Lately I've been thinking a lot about dreams, and the things that block them. I have heard professionals in various fields - people who have already overcome obstacles and made a name for themselves - say that if you didn't make it, you didn't want it badly enough. I'm not sure that I agree with that completely, but they do have a point. If you want something badly enough, even believing you can't do it doesn't stop you from trying. This blog is a case in point. It is me dusting off my self-esteem and giving writing another chance. Do I honestly think that this will in some way lead to me being published? Probably not, but at least it is an outlet for the desire.
I think most people go through life having given up on a dream, to be a writer, or a lawyer, or a singer. We start to learn what it takes to fulfill our dream, and comparing ourselves to the leaders in the field, and we commit the error that kills all dreams: We think "I can't do that."
At least, that's how it worked for me. I can remember a number of dreams I've given up on: singer, teacher, and artist being just a few. In each case, there was a point, or many points, where I looked at the work of someone who had been doing it far longer than myself and thought, "I can't do that." Whether the statement is true or not almost doesn't matter - the fact is that by saying it, I sabotaged myself. Instead of letting the achievements of those people inspire me to do better, I gave up, in my own mind, the possibility of improving. I let what I thought I could do stop me from doing what I wanted to do.
Now, the phrase also implies that anyone can achieve any dream if they simply want it badly enough, and I disagree with that. Not everyone is cut out to be an Olympic gold medalist, or a brain surgeon, or an attorney general. One of the problems with our culture, in my opinion, is the idea that if you are not one of the leaders (however that is defined) that your work is inherently less valuable. This not only causes the culture to look down on entire classes of employment (construction, sanitation, retail, etc) but also to marginalize the value of those who do basic, necessary tasks in "more respectable" classes of employment.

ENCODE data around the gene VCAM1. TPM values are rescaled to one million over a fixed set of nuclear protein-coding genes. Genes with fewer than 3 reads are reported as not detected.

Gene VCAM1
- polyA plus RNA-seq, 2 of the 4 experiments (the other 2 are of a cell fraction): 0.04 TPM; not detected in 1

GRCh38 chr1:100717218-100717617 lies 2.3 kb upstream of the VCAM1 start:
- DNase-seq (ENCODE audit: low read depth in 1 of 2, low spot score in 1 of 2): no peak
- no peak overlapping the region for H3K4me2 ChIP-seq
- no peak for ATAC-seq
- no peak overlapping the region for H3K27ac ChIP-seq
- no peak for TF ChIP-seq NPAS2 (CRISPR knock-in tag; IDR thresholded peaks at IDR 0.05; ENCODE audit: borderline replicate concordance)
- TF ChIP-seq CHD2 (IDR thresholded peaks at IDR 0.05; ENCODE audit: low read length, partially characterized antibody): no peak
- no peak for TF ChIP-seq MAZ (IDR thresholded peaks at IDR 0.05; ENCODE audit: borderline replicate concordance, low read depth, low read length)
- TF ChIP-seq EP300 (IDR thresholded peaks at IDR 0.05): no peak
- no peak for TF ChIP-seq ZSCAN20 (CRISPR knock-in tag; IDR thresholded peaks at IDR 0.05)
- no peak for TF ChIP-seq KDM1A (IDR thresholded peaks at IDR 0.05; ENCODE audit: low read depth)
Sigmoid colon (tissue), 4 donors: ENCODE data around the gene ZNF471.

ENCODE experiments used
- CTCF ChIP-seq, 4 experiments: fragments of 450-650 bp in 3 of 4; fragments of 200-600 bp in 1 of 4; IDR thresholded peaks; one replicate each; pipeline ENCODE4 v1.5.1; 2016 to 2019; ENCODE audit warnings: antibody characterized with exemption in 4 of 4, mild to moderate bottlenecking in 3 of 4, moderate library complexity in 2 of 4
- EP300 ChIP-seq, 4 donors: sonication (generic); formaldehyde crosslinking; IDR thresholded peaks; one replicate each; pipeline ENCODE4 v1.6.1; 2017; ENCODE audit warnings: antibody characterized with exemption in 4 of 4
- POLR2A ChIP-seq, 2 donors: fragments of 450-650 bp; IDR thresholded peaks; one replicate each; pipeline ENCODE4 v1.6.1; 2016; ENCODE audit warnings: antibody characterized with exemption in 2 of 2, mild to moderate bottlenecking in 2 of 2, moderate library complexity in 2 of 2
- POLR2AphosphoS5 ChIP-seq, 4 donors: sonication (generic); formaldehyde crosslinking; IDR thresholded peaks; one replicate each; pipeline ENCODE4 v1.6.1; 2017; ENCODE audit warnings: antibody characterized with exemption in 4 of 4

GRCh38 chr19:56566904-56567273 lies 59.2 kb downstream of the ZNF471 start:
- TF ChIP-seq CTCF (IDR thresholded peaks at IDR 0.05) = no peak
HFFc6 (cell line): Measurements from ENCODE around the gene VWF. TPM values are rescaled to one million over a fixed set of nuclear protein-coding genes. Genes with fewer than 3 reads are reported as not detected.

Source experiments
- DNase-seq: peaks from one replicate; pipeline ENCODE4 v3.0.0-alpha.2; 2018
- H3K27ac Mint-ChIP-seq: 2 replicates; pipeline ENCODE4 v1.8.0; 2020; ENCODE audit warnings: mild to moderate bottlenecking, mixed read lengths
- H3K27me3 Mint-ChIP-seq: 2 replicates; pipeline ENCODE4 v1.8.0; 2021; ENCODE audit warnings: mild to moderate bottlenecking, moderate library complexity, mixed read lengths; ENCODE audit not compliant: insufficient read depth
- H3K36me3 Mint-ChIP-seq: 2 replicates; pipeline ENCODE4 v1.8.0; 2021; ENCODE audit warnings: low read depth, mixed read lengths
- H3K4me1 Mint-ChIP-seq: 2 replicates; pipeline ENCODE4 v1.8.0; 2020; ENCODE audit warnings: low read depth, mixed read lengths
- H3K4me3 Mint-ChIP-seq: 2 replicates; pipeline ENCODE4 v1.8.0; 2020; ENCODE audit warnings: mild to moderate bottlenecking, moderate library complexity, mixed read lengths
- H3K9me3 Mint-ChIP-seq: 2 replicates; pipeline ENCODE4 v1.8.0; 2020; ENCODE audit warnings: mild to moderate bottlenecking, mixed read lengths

Anyone can be a leader, but everyone cannot. A world full of CEOs would collapse, with no one knowing how to raise crops, maintain sewer and water lines, or repair any but the most basic structural damages. The example is extreme, but the principle holds true in any field. The singer who puts out one album, or none, is no less intrinsically valuable because she gives pleasure to a smaller audience. The teenager flipping burgers has no less right to self-esteem and to respect from others because he is not the store manager.
It is good and necessary to have dreams of better things, but we as individuals and as a culture need to take the time to acknowledge and respect the role of the followers as well as the leaders. As individuals, we need to not be intimidated by what we think we can do, but rather strive to be the best we can be. Equally, we need to be content if, reaching the peak of our ability, we are not the leaders of the pack.
Don't let what you want to be undermine your pleasure in what you are. And don't let what you think you are keep you from becoming what you want to be.
EDIT Jan. 4, 2013: Feel Good Friday: The Lion in the Mirror is a sort-of follow-up on this post.